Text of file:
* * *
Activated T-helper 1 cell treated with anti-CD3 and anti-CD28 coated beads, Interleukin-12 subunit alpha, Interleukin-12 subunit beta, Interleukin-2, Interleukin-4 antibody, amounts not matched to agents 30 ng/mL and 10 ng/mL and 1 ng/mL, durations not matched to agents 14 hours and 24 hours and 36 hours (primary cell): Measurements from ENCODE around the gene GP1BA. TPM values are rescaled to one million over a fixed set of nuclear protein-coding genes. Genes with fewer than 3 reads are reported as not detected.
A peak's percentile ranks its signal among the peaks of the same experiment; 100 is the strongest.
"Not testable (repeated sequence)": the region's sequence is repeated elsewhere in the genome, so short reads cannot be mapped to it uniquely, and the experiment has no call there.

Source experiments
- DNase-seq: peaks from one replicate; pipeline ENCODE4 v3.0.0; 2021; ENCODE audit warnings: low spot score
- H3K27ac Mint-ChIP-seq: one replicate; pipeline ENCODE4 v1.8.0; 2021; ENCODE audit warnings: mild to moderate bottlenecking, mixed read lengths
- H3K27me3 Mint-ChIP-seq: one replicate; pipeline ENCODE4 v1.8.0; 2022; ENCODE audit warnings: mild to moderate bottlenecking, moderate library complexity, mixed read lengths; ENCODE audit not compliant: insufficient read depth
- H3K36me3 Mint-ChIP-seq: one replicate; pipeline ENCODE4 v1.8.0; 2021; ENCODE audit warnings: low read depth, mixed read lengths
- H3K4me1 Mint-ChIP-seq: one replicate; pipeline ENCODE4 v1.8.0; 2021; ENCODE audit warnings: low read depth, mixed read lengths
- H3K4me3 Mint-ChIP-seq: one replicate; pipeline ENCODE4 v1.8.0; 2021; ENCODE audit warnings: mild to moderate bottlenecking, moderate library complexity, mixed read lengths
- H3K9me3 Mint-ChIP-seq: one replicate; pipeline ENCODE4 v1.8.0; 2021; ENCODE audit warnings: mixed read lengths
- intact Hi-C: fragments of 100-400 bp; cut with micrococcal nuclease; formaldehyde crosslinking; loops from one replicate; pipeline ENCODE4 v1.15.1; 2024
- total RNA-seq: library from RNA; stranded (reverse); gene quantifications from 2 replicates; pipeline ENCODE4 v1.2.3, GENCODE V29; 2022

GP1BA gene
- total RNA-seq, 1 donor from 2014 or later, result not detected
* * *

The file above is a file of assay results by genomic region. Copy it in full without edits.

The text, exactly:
Activated T-helper 1 cell treated with anti-CD3 and anti-CD28 coated beads, Interleukin-12 subunit alpha, Interleukin-12 subunit beta, Interleukin-2, Interleukin-4 antibody, amounts not matched to agents 30 ng/mL and 10 ng/mL and 1 ng/mL, durations not matched to agents 14 hours and 24 hours and 36 hours (primary cell): Measurements from ENCODE around the gene GP1BA. TPM values are rescaled to one million over a fixed set of nuclear protein-coding genes. Genes with fewer than 3 reads are reported as not detected.
A peak's percentile ranks its signal among the peaks of the same experiment; 100 is the strongest.
"Not testable (repeated sequence)": the region's sequence is repeated elsewhere in the genome, so short reads cannot be mapped to it uniquely, and the experiment has no call there.

Source experiments
- DNase-seq: peaks from one replicate; pipeline ENCODE4 v3.0.0; 2021; ENCODE audit warnings: low spot score
- H3K27ac Mint-ChIP-seq: one replicate; pipeline ENCODE4 v1.8.0; 2021; ENCODE audit warnings: mild to moderate bottlenecking, mixed read lengths
- H3K27me3 Mint-ChIP-seq: one replicate; pipeline ENCODE4 v1.8.0; 2022; ENCODE audit warnings: mild to moderate bottlenecking, moderate library complexity, mixed read lengths; ENCODE audit not compliant: insufficient read depth
- H3K36me3 Mint-ChIP-seq: one replicate; pipeline ENCODE4 v1.8.0; 2021; ENCODE audit warnings: low read depth, mixed read lengths
- H3K4me1 Mint-ChIP-seq: one replicate; pipeline ENCODE4 v1.8.0; 2021; ENCODE audit warnings: low read depth, mixed read lengths
- H3K4me3 Mint-ChIP-seq: one replicate; pipeline ENCODE4 v1.8.0; 2021; ENCODE audit warnings: mild to moderate bottlenecking, moderate library complexity, mixed read lengths
- H3K9me3 Mint-ChIP-seq: one replicate; pipeline ENCODE4 v1.8.0; 2021; ENCODE audit warnings: mixed read lengths
- intact Hi-C: fragments of 100-400 bp; cut with micrococcal nuclease; formaldehyde crosslinking; loops from one replicate; pipeline ENCODE4 v1.15.1; 2024
- total RNA-seq: library from RNA; stranded (reverse); gene quantifications from 2 replicates; pipeline ENCODE4 v1.2.3, GENCODE V29; 2022

GP1BA gene
- total RNA-seq, 1 donor from 2014 or later, result not detected